The Blackland Prairie region of Texas runs from the Red River along the border with Oklahoma down to San Antonio. Throughout the ecoregion, there are rolling hills and level plains. The rainfall decreases the farther west you travel, but the entire region averages over 35 inches of precipitation annually. The soils are fertile and the region is highly agricultural with farms and ranches found throughout the ecosystem. Traditionally, many of the farms grew cotton, however that has shifted and today hay, corn, wheat, and sorghum outpace the cotton farms. The Blackland Prairie region is also known for providing exceptional wildlife habitat hosting many of the state’s native species, including the beloved bobwhite quail.
Much of the native prairie in the region was converted to farming by the end of the 1800’s, it is estimated that only 0.5 percent of the landscape has never been plowed. After the Depression of the 1930s, many small farms went out of business and the remaining prairies, which require disturbance through fire or grazing, started filling in with mesquite and juniper. In addition, the vast metro areas of Dallas, Austin and San Antonio are found within the region and with 1,300 people being added to the state’s population every day, development is fragmenting many of the remaining grasslands. As a result, the transition and fragmentation of the native habitat had a significant impact on many wildlife species, most notably bobwhite quail. While coveys could still be found, they were increasingly isolated and those remaining quail were declining. Statewide, bobwhite populations have declined by about 5.6 percent per year since 1980, representing a loss of almost 75 percent of the birds.
PFC board member, Gary Price’s 77 Ranch near Blooming Grove has become a model of native grassland restoration efforts. While several hundred acres of his property did have some of the rare unplowed ground within the region, much of it had been overrun by mesquite or reseeded to King Ranch (KR) bluestem, a nonnative grass from Pakistan that out competes the natives and becomes a monoculture. Price, a Texas and Southwestern Cattle Raisers Association Director and Chairman of both the Texas Grazing Land Coalition and Blackland Prairie Grazing Land Coalition, and his family worked hard to restore the native tallgrass prairie on their ranch. They reseeded many areas with a native mix of big and little bluestem, indiangrass, sideoats gramma (the state grass of Texas) and eastern gammagrass in riparian areas. They also looked for opportunities to purchase land not converted to improved grasses or crops. The changes were making a difference for many native wildlife species, but bobwhites were still uncommon.
Ten years ago, Price began working with the Texas Parks and Wildlife Department (TPWD) to implement habitat projects specifically for quail. That partnership blossomed into the Western Navarro Bobwhite Quail Recovery Initiative (WNBRI) that now has 50 participating landowners representing more than 50,000 acres of land. The landowners are working together with TPWD to restore native grasslands in the region; funding for the quail habitat restoration comes through the Natural Resources Conservation Service’s EQIP program and other sources. Perhaps more exciting is that in October 2016, the partners embarked on the latest phase of the project – TPWD captured wild quail from south Texas and released them on the 77 Ranch. In the following months, more than 200 were released on other restored grasslands within the WNBRI partnership with the hopes of rebuilding a stable, wild population of quail. Ten percent of the birds released were marked with radio telemetry devices providing valuable data to help monitor and further refine the restoration effort.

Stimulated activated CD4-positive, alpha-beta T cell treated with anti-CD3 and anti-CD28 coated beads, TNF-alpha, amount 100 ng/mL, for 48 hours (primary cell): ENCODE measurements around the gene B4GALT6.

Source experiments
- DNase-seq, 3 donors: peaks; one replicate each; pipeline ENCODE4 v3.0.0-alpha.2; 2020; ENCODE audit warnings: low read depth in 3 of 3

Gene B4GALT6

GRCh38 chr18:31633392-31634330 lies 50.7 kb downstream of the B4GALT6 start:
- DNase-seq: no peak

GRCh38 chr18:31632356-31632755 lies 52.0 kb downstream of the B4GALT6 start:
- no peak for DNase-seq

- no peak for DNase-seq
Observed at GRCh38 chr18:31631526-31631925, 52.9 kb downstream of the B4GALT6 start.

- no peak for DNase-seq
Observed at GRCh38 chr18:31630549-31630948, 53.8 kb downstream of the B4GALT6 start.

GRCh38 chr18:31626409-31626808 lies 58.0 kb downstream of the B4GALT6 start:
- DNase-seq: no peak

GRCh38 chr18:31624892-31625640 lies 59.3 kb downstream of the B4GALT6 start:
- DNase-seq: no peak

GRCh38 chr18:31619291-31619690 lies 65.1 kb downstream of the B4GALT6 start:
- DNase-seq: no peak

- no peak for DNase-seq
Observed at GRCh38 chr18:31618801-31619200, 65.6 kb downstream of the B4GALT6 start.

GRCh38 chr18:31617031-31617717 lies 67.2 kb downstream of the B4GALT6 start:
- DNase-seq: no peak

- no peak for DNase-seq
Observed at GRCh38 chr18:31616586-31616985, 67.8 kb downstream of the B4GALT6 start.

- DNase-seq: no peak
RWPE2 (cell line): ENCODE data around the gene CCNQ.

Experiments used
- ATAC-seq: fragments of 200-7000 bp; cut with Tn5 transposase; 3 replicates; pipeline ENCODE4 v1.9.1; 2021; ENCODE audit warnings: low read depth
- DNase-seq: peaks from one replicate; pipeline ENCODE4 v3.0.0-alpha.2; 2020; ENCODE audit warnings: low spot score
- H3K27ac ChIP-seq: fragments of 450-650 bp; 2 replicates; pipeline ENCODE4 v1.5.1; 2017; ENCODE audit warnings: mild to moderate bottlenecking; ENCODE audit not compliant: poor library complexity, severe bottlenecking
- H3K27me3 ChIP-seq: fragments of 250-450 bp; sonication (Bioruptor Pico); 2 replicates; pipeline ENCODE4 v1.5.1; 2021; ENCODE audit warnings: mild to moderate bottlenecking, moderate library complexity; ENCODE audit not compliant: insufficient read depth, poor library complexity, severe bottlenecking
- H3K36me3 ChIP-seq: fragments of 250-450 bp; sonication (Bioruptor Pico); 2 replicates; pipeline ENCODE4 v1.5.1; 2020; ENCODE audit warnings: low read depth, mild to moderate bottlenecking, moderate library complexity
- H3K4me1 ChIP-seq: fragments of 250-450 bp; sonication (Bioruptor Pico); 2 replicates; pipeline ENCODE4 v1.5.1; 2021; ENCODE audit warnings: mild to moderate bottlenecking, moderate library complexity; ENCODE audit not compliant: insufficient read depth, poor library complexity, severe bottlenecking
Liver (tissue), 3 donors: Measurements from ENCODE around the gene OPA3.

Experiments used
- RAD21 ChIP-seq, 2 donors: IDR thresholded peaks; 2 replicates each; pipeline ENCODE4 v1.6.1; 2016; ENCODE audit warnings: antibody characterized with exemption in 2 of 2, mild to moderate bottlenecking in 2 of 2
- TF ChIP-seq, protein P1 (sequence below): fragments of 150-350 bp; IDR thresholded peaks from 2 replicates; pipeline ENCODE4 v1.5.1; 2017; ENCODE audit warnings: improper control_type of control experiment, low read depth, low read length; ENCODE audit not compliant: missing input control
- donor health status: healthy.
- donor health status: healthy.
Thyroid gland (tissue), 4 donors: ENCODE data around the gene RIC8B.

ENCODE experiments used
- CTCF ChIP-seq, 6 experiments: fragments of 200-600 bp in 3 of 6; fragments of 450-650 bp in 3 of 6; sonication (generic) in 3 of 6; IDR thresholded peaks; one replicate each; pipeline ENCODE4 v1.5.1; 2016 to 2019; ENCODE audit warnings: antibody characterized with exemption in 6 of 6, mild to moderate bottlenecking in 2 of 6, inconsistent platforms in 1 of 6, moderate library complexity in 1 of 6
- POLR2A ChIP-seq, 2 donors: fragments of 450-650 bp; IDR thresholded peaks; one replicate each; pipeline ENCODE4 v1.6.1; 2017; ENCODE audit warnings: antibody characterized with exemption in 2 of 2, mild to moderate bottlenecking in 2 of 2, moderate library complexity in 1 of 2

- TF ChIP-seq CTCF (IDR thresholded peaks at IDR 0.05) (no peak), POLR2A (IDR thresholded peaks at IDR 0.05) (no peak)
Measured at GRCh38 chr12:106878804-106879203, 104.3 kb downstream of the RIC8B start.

The Western Navarro Bobwhite Quail Recovery Initiative has had numerous partners working with the local landowners, starting with the Texas Parks and Wildlife Department. Technical and financial support has come from federal agencies including the U.S. Fish and Wildlife Service’s Partners for Fish and Wildlife program and the Natural Resources Conservation Service. Other organizations have also participated, including the Oaks and Prairies Joint Venture, National Wild Turkey Federation, Audubon Texas, Prescribed Burn Alliance of Texas, and Texas A&M’s AgriLife Extension.
While the quail translocation program is too new to provide any results, the native grassland habitat restoration improvements have been significant. Projects ranging from reseeding with native grass mixes, cross-fencing for rotational grazing, mechanical clearing of mesquite, and more are underway. The hope of bobwhite quail restoration in the Blackland Prairie has also generated a higher level of interest in and awareness of the power of public-private partnership to landowners in the area. In addition, the work is an important piece of the ongoing effort to raise the functional status of Trinity River watershed, which has attracted a much broader diversity of partners from water supply companies to industry. The Trinity River provides water to two of the states largest urban areas (Dallas-Fort Worth, Houston).
For more information
Visit Western Navarro Bobwhite Recovery Initiative website here.